For kids, a treehouse can be anything from a castle to a secret base with no adults allowed. In this week's Adventure Arkansas, Sean Bailey introduces a local builder who is helping local families turn their imagination into adventure.
May and Dyer have seen the trees in Grandma Joanie's backyard transform into a fort of fun.
Joanie Dyer says, "They love it. They've spent lots of time playing with the bucket, looking out through the telescope, and swinging, they've loved it a lot."
The Dyer's treehouse is just one of many across Northwest Arkansas constructed and designed by Josh Hart and his team with Natural State Treehouses. The children's response is always the same.
Josh Hart says, "You know every family that we build a treehouse for, it seems like the level of excitement is so high. Even in the middle of winter, parents will tell us that their kids won't come in for dinner, that they're so excited to e in their treehouse all the time."
A lot of planning goes into investing in treehouse to make it last for kids. "I think you have to look at their abilities, and it's also going to be able later on to be changed up a little bit as the kids get older."
The Treehouses are made to grow with the owners, allowing changes such as a slide later becoming a Zipline or climbing wall or certain structures having a second life as a garden shed.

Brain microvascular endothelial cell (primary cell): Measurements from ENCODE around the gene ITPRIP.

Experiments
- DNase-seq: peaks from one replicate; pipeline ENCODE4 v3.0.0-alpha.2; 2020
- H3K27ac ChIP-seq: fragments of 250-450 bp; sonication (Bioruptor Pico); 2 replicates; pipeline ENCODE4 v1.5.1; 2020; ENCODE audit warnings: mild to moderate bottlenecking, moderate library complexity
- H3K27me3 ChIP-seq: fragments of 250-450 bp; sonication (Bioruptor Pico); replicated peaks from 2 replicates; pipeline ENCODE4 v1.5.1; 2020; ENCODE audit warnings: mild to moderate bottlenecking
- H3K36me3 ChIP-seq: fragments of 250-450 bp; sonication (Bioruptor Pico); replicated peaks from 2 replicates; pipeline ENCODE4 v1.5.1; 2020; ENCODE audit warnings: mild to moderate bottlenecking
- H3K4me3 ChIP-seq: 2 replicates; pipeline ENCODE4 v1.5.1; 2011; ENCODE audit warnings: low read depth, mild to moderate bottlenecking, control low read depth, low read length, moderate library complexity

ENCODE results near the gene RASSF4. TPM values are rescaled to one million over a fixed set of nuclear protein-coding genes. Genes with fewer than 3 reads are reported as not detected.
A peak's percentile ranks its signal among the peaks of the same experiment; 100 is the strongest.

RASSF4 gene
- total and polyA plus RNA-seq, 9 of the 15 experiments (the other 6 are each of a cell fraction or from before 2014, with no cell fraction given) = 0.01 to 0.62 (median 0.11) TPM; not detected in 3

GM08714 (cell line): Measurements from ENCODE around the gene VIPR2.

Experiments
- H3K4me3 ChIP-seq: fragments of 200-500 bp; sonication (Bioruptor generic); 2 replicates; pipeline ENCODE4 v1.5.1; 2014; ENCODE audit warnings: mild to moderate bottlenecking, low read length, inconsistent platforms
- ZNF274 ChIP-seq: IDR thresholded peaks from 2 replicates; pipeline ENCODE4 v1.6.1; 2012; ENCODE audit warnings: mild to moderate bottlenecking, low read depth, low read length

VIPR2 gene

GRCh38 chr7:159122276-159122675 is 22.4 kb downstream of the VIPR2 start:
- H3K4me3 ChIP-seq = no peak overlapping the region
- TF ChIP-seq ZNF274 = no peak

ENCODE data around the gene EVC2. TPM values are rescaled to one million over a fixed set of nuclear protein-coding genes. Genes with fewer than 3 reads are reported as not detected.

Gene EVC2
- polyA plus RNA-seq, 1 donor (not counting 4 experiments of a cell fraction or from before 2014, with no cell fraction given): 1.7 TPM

"That's really our foundation, is building something that is safe, made to last for a long time, and if the design is done correctly, be of interest to the kids for many many years."
Safety and quality are top priority, and Hart says they implement all federal and state guidelines for School playgrounds for play structures they build for homes and backyards.
The kids aren't the only ones who enjoy these treehouses.
"Such a rewarding job, you know. I love the carpentry. I love the work. I love the people I work with and the customers, but yeah. As soon as you see a kid run outside and experience that treehouse for the first time it's a wonderful feeling."
To experience the treehouse, the only "iDevice" the kids need is imagination.
"They are sitting at computers, watching their iPads, playing on their iPhones, and we wanted something that would draw them outdoors and last for a long time we expect good things from it."
Hart's team has also designed structures for several public spaces like the Amazeum in Bentonville and the New School in Fayetteville.
Prices for these custom Treehouses can vary from $1,000 and up. Consultations are free and Hart says they will work with a budget.
To contact Natural State Treehouses or see more of their work, check here.
Sponsored by: Adventure Subaru